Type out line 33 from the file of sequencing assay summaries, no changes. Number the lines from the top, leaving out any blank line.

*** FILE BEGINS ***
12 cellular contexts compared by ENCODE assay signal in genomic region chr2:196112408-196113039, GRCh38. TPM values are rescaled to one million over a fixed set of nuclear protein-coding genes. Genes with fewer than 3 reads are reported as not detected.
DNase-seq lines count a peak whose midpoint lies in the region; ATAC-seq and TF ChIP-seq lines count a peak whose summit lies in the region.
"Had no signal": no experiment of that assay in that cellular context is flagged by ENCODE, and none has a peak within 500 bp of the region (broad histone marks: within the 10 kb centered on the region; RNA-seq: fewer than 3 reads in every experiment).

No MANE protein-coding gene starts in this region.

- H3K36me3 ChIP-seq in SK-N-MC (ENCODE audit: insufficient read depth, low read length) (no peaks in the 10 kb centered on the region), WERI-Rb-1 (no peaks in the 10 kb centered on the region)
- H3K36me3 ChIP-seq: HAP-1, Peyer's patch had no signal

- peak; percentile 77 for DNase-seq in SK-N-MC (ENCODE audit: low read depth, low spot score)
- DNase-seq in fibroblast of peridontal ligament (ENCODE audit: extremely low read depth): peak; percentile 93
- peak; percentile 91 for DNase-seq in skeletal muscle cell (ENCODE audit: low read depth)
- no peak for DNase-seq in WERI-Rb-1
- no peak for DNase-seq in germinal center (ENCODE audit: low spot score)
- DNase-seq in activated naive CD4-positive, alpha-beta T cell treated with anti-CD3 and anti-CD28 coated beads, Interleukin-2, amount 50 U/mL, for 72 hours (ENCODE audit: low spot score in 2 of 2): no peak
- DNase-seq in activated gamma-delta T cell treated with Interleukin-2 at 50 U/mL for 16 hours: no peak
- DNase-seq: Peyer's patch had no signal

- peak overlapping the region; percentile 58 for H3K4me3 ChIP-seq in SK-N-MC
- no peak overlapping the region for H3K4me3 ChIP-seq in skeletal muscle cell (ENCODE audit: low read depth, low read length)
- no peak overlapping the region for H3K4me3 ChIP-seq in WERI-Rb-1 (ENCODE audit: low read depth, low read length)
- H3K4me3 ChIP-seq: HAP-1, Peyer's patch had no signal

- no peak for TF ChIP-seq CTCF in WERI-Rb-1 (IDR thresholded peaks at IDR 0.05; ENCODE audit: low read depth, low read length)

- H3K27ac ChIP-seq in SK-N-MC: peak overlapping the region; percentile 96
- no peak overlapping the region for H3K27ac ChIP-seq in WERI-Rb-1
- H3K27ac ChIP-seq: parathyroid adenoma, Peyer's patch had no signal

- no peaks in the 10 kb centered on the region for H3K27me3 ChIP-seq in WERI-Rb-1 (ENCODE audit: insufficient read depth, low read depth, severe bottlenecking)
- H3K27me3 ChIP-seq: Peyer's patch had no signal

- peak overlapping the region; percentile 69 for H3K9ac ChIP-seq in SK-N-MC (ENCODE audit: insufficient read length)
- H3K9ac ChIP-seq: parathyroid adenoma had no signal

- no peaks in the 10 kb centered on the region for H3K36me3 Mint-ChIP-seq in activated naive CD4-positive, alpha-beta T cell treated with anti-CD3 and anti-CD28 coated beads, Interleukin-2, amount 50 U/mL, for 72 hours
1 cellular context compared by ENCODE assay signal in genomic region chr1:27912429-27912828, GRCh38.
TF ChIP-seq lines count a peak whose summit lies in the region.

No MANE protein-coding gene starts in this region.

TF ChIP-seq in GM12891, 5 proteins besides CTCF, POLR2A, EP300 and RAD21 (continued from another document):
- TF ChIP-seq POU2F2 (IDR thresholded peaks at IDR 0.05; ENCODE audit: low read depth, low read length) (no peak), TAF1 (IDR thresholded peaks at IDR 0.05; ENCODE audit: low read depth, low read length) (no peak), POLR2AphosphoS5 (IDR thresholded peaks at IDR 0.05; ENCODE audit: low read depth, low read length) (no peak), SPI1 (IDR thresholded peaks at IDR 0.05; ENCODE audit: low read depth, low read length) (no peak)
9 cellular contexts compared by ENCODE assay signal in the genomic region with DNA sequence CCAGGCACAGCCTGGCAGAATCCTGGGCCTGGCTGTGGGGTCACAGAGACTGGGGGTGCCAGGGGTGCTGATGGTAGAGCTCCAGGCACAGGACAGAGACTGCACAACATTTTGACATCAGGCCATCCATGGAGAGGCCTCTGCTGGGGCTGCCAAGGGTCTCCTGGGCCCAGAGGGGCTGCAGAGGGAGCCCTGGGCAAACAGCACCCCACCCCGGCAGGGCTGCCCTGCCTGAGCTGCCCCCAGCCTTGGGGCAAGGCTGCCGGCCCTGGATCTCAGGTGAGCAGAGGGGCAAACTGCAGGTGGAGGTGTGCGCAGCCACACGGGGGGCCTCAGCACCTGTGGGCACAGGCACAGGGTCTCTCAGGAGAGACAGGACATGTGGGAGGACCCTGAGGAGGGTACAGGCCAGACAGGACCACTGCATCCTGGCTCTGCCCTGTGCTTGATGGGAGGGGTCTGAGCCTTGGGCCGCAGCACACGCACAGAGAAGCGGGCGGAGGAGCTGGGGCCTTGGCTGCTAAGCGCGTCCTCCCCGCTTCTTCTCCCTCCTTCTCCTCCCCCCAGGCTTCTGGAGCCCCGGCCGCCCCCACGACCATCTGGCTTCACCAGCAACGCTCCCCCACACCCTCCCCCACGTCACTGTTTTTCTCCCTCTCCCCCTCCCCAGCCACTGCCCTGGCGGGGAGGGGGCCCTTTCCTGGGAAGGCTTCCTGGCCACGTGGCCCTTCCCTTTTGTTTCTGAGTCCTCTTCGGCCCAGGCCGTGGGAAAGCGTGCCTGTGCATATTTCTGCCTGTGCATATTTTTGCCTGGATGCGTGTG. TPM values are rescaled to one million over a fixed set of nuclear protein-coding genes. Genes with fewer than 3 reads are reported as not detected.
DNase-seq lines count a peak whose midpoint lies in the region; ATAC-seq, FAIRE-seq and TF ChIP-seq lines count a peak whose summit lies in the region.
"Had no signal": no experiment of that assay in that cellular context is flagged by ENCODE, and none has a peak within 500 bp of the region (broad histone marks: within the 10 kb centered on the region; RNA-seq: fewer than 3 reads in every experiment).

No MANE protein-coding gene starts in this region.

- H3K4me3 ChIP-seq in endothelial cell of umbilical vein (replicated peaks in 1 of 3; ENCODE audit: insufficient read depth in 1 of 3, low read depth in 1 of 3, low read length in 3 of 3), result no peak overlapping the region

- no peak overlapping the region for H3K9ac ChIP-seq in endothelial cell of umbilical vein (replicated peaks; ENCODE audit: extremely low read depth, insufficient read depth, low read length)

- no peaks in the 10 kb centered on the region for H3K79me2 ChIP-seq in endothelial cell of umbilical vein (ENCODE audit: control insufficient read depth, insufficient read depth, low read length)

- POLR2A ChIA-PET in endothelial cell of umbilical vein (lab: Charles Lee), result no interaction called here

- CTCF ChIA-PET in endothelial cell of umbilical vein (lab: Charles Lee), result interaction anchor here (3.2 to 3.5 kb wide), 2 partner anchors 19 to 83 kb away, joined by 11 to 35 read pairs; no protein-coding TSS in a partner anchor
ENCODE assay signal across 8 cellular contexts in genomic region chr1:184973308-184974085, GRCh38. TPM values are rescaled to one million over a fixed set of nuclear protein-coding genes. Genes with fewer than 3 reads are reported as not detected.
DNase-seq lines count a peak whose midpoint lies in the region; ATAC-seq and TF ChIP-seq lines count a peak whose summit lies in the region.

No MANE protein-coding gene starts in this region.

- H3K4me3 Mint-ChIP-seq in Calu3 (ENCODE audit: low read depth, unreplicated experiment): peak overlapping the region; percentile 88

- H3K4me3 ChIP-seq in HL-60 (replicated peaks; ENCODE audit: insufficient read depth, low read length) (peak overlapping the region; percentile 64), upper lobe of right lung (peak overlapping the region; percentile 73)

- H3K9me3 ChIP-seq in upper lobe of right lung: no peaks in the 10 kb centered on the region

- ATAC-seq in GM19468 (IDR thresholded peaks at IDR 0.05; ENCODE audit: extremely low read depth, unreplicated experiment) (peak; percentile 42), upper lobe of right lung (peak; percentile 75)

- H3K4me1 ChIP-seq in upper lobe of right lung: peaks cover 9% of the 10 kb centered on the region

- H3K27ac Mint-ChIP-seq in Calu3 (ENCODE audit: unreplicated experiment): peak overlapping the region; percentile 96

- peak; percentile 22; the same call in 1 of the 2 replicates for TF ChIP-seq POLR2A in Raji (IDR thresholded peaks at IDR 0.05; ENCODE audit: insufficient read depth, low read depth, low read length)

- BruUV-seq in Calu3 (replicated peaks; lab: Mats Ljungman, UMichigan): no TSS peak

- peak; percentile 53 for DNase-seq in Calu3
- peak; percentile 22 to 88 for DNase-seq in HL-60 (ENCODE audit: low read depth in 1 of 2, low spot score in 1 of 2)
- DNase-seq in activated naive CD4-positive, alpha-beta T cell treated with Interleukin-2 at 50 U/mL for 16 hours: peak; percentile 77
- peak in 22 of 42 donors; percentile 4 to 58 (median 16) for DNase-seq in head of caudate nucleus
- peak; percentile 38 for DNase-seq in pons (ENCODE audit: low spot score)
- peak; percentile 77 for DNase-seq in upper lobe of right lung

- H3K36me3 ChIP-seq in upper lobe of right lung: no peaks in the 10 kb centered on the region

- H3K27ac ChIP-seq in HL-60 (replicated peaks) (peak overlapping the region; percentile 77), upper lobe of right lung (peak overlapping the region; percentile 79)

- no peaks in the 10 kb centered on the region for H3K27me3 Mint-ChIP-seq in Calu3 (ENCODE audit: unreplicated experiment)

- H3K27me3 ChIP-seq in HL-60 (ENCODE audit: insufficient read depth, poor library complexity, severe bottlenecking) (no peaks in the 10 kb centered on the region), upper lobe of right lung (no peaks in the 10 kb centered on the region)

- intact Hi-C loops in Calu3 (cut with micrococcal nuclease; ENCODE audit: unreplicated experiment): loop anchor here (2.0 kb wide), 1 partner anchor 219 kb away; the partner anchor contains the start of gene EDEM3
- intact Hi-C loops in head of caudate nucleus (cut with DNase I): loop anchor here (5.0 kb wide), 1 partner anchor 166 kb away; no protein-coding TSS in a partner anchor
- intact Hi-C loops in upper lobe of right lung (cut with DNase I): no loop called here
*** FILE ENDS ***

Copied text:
9 cellular contexts compared by ENCODE assay signal in the genomic region with DNA sequence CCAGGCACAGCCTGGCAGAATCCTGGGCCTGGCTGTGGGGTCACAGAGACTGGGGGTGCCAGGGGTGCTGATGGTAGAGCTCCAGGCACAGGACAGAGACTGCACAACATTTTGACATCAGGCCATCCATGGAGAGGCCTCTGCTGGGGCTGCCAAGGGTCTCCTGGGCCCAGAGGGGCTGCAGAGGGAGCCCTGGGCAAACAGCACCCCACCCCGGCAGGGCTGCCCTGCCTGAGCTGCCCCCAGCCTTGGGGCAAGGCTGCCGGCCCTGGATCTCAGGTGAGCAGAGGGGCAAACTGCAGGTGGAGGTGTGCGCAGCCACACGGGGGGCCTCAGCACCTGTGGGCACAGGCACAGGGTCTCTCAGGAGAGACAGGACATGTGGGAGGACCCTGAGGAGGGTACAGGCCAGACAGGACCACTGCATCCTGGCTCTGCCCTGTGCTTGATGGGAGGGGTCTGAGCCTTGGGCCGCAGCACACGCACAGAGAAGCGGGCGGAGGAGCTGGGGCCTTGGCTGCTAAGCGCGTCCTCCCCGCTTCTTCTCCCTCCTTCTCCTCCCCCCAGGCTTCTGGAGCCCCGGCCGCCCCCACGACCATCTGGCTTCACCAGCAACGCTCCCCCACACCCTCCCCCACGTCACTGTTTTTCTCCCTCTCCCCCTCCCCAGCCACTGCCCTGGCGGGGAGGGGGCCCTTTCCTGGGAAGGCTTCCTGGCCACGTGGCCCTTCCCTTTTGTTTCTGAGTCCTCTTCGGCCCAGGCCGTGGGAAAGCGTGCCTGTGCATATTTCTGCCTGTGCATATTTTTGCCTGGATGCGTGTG. TPM values are rescaled to one million over a fixed set of nuclear protein-coding genes. Genes with fewer than 3 reads are reported as not detected.